Horseneck and beaches
Gooseberry Island remained relatively undeveloped throughout the historic period and could have been occupied by Native American residents over the Contact Period. Summer visitors and residents could walk to the spit of land at low tide but were often trapped when the tide came back in.
The construction of a stone causeway in 1924 connected Gooseberry Island to Horseneck Beach and in the 1930s the Army constructed an Artillery Fire Control base on the peninsula as part of a coastal defense system. Remnants of the military occupation remain today in this conservation area, including portions of the observation towers, barracks, and supply sheds. Following the war, Gooseberry Neck was briefly run as a campground and casino. Today it is included as part of the Horseneck Beach State Reservation (Begley 1998). This area along Westport’s shoreline had been heavily developed through the 1930s, lined with summer homes, hotels, groceries, and even a bowling alley. The 1938 Hurricane destroyed the entire beachfront community, wiping out virtually every structure that stood along the coast.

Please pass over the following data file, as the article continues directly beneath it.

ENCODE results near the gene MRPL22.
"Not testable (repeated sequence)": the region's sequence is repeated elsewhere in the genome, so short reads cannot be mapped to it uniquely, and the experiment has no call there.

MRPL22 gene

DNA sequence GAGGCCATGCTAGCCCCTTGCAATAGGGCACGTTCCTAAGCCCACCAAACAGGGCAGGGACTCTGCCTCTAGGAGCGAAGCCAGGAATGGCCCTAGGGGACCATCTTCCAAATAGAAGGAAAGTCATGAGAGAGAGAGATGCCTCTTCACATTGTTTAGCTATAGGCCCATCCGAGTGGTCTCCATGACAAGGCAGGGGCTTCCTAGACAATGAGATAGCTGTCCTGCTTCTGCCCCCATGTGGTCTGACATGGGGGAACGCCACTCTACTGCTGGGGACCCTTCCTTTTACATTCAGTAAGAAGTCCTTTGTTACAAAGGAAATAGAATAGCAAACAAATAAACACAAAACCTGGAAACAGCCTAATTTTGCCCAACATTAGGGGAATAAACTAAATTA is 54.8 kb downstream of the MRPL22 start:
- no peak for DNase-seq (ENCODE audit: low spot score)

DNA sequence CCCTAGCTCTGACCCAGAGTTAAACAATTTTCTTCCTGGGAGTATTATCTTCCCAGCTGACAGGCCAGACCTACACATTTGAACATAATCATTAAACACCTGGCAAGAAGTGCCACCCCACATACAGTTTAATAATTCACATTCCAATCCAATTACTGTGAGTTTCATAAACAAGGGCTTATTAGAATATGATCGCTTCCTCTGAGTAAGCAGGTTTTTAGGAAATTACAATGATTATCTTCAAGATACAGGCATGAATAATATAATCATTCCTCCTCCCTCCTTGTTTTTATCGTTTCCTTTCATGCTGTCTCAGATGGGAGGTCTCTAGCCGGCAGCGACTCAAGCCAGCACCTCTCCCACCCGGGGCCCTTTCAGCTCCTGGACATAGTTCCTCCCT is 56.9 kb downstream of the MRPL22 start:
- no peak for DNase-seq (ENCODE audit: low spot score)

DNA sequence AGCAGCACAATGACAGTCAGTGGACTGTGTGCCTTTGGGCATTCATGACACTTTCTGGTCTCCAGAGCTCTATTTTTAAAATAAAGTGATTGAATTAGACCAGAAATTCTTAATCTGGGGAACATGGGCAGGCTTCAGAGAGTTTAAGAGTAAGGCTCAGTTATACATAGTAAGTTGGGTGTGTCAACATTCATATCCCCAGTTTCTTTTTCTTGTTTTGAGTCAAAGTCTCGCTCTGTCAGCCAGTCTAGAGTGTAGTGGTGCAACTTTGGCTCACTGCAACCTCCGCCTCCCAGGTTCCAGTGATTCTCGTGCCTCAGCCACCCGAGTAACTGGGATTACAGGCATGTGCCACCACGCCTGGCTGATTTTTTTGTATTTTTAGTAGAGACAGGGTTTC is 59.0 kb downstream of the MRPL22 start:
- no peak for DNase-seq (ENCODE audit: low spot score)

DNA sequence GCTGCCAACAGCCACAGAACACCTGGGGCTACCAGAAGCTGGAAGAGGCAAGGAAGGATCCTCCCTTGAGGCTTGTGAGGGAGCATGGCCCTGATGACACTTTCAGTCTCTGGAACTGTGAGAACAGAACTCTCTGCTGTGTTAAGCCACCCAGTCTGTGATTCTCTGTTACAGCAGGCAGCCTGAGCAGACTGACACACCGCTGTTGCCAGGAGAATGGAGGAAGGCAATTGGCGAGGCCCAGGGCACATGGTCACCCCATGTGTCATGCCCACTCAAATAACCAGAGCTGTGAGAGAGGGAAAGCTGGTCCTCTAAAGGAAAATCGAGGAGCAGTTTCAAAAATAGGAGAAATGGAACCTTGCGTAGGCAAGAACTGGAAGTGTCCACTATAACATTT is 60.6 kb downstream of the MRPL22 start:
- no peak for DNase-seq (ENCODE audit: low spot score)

One structure that is still standing is a lifeboat station at Horseneck Beach that was used in the nineteenth century. Subsequent development was limited and while remnants of this summer community may remain, it is likely that the combination of waves and wind destroyed most of the historic period deposits associated with the pre-1938 use of the land. The creation of the Horseneck Beach area as a state reservation occurred in the 1950s and led to the construction of Route 88 as an access road for summer visitors.